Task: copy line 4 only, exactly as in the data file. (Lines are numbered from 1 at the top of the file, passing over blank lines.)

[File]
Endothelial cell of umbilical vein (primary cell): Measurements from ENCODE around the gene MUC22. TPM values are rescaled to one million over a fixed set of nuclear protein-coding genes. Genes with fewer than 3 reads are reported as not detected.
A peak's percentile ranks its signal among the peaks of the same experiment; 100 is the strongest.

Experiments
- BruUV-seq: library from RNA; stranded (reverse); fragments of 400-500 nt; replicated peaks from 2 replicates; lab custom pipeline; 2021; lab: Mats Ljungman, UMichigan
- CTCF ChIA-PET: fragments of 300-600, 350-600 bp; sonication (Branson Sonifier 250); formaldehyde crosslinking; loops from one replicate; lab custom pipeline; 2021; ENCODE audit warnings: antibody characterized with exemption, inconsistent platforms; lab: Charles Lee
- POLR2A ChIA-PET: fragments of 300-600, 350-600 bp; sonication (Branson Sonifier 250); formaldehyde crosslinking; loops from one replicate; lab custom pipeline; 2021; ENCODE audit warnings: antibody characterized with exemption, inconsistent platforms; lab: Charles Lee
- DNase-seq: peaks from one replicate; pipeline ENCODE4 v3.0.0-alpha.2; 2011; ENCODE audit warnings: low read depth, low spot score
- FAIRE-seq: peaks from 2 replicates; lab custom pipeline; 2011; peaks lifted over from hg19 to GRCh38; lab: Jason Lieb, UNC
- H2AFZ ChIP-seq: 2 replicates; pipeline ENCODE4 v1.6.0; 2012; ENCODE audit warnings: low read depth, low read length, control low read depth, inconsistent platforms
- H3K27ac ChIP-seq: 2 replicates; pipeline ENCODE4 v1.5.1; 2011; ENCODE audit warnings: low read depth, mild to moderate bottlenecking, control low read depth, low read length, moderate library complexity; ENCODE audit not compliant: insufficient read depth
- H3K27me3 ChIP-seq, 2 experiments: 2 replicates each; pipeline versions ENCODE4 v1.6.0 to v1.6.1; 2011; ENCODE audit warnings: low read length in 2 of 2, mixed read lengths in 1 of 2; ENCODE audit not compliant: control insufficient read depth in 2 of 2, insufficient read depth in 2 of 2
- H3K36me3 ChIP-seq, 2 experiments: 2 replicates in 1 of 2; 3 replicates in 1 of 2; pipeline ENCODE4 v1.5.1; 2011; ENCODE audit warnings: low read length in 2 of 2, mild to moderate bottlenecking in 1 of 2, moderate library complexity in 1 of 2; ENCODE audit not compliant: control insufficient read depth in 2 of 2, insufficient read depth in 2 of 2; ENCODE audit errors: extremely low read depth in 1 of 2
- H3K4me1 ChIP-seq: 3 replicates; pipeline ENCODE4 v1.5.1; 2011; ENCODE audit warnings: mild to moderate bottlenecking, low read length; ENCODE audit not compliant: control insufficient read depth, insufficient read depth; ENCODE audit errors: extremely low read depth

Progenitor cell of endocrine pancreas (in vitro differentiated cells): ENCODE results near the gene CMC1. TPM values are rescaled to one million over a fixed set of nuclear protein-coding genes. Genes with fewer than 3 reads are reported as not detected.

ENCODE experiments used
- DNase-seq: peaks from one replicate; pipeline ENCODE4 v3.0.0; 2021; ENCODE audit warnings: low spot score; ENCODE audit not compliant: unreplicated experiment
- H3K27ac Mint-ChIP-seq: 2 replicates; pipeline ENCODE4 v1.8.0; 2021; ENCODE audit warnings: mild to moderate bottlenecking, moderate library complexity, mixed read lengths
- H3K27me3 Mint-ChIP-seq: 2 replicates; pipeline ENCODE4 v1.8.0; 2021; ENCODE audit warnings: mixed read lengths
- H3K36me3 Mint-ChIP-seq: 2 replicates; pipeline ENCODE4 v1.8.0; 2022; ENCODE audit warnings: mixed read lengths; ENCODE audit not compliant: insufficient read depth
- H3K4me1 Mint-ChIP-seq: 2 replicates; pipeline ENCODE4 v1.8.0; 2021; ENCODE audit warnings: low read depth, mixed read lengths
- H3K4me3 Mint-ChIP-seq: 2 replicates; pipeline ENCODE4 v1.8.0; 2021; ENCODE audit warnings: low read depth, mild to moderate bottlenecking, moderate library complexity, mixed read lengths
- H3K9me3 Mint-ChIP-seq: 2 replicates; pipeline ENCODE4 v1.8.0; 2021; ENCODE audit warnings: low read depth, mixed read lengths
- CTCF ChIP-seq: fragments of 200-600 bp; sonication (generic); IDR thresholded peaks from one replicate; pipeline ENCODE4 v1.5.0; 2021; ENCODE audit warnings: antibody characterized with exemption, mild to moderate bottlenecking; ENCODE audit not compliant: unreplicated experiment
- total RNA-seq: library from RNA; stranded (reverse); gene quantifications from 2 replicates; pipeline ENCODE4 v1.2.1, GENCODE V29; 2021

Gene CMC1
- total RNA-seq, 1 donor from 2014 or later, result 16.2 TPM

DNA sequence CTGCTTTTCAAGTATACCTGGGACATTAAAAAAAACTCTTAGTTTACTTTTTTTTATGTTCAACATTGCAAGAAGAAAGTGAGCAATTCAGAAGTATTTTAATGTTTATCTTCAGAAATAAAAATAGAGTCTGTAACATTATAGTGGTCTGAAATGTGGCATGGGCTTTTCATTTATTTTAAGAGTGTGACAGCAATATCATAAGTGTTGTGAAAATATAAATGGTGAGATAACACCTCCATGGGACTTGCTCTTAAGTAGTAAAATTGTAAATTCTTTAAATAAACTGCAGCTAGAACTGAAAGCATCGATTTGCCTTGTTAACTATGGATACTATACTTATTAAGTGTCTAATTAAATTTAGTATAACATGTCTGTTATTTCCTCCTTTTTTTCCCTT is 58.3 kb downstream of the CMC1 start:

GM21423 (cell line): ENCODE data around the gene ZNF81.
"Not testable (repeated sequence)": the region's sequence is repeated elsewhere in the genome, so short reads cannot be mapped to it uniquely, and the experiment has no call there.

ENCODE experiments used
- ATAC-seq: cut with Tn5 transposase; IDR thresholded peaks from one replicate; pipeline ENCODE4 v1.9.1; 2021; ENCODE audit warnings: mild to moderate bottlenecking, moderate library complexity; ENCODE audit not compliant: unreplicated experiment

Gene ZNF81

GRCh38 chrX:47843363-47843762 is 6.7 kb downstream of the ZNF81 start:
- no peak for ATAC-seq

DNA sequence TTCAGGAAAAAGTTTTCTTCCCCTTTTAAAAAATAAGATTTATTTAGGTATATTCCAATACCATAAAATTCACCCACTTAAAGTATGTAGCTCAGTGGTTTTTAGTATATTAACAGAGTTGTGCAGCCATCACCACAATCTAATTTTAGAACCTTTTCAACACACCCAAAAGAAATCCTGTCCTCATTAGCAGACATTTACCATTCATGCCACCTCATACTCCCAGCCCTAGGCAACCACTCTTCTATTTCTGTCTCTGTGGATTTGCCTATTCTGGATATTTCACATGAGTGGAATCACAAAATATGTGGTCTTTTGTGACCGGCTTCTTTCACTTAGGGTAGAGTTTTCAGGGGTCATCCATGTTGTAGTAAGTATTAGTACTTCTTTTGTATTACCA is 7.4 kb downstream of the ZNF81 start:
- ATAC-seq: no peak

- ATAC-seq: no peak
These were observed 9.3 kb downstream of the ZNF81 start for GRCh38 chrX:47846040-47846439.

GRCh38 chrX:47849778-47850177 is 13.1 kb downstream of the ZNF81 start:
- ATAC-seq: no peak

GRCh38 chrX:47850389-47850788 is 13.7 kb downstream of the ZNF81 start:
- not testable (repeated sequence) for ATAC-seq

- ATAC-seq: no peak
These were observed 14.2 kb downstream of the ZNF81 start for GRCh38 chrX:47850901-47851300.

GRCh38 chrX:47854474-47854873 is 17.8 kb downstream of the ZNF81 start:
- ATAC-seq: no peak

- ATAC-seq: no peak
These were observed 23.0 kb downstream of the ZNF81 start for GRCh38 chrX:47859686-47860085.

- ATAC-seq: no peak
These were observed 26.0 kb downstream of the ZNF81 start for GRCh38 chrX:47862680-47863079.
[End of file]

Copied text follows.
- BruUV-seq: library from RNA; stranded (reverse); fragments of 400-500 nt; replicated peaks from 2 replicates; lab custom pipeline; 2021; lab: Mats Ljungman, UMichigan